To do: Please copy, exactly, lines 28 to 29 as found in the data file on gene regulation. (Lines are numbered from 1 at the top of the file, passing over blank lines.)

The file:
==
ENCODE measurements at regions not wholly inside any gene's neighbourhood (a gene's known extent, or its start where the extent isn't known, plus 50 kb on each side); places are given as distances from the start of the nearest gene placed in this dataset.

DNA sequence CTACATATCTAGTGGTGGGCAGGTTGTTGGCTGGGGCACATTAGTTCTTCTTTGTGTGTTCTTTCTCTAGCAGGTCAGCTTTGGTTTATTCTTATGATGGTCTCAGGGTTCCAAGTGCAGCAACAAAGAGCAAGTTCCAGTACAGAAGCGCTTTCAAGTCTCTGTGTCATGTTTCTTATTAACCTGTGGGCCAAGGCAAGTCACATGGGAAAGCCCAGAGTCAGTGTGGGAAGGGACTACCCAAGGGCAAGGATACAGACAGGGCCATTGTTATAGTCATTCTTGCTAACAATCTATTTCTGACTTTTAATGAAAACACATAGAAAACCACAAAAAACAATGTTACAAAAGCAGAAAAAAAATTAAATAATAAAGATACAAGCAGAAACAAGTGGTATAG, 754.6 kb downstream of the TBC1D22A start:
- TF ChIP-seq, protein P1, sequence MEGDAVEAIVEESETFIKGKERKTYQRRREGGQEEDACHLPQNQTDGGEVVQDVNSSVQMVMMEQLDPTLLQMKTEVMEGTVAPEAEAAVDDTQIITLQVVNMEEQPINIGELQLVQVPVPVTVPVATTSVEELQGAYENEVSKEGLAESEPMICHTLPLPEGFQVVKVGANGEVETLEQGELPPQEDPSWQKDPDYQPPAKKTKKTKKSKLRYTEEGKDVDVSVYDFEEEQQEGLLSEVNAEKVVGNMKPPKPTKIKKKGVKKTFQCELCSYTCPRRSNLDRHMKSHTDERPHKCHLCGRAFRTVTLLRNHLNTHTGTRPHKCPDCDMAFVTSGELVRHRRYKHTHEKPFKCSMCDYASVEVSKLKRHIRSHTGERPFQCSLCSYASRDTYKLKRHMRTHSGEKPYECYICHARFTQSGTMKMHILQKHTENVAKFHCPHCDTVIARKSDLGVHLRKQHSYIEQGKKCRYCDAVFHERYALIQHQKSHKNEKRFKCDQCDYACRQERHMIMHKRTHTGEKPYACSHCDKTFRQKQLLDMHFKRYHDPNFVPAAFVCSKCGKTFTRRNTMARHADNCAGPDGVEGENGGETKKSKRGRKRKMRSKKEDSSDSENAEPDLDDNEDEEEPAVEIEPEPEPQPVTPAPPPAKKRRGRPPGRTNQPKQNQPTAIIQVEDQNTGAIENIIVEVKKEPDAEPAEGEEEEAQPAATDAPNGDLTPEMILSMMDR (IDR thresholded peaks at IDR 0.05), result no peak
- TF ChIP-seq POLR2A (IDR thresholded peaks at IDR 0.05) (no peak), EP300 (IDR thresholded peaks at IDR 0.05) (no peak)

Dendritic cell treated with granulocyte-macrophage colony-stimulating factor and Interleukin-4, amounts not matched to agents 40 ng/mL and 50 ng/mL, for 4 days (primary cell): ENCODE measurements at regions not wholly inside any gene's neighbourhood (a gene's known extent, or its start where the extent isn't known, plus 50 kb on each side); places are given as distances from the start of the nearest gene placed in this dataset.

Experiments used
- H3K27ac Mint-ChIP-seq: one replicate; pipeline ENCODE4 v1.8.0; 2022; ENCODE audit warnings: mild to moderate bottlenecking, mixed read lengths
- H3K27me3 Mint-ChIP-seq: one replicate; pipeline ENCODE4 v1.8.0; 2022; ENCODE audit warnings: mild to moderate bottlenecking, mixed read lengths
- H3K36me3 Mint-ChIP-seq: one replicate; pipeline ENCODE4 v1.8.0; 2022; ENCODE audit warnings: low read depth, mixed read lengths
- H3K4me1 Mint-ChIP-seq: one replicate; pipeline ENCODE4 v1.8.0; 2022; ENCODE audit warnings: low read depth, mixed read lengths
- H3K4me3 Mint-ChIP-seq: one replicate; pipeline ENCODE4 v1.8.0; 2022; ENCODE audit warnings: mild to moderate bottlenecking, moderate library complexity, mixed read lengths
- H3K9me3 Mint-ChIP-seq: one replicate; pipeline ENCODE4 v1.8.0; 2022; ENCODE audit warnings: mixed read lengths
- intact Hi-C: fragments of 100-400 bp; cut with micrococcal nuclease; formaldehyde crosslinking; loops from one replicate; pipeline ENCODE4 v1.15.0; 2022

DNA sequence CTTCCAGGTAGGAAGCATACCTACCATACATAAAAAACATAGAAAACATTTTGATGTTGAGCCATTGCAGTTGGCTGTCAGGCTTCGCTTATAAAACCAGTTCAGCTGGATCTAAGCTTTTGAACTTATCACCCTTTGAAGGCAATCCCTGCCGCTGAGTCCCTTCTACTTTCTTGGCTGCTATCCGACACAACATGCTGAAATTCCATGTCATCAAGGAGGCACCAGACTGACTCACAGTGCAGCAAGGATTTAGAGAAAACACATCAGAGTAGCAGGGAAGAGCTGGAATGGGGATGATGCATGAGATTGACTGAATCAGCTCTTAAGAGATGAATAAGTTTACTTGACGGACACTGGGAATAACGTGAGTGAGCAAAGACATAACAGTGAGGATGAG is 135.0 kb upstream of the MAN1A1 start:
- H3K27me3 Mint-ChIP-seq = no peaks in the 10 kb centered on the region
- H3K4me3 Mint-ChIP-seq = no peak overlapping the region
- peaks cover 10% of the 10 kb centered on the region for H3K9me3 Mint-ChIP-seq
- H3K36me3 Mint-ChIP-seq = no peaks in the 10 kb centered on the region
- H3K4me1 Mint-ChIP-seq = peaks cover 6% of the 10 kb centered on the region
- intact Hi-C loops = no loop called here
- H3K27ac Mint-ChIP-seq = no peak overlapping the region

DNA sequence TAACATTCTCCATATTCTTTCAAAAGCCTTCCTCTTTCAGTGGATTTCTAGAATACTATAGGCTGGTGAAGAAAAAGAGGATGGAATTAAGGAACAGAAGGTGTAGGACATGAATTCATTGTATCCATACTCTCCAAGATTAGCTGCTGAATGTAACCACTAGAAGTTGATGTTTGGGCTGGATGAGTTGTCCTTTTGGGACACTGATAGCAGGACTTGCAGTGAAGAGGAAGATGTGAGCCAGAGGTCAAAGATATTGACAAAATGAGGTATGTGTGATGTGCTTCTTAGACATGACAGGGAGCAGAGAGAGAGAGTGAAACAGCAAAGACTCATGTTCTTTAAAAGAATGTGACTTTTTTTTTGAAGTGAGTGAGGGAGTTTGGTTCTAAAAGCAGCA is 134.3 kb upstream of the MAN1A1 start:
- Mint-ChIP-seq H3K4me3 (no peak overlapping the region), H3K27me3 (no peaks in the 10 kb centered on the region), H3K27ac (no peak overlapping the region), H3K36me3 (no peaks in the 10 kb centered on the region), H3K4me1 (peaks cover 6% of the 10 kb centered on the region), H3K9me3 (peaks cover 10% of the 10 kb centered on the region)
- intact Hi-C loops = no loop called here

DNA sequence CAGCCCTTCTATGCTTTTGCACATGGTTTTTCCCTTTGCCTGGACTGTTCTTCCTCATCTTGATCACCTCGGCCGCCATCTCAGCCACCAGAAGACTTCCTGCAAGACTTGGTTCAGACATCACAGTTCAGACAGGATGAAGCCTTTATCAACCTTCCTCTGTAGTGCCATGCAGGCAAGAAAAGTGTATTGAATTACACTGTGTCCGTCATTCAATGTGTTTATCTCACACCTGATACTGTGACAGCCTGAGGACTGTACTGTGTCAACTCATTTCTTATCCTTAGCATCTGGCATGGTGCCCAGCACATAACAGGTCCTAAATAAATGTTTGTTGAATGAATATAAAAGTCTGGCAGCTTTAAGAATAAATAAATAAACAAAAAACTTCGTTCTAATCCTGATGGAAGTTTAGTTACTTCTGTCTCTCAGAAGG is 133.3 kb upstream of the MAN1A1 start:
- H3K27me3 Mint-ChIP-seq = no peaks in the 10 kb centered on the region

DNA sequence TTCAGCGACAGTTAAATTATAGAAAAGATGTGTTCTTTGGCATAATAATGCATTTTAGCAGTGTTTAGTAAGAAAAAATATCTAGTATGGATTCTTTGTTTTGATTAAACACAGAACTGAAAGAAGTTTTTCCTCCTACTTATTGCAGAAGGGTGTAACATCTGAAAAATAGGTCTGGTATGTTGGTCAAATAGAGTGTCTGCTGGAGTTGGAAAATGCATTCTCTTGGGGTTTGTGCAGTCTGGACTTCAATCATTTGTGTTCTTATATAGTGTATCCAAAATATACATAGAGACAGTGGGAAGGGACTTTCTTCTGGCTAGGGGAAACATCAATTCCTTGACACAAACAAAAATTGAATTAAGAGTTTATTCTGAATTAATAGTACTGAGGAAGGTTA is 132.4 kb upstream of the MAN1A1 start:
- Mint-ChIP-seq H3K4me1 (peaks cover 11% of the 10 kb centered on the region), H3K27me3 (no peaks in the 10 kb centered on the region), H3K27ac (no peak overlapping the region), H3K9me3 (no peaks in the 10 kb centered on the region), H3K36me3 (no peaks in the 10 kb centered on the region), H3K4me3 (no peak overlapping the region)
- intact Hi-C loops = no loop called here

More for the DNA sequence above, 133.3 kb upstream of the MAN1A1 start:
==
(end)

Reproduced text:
- Mint-ChIP-seq H3K4me1 (peaks cover 11% of the 10 kb centered on the region), H3K27me3 (no peaks in the 10 kb centered on the region), H3K27ac (no peak overlapping the region), H3K9me3 (no peaks in the 10 kb centered on the region), H3K36me3 (no peaks in the 10 kb centered on the region), H3K4me3 (no peak overlapping the region)
- intact Hi-C loops = no loop called here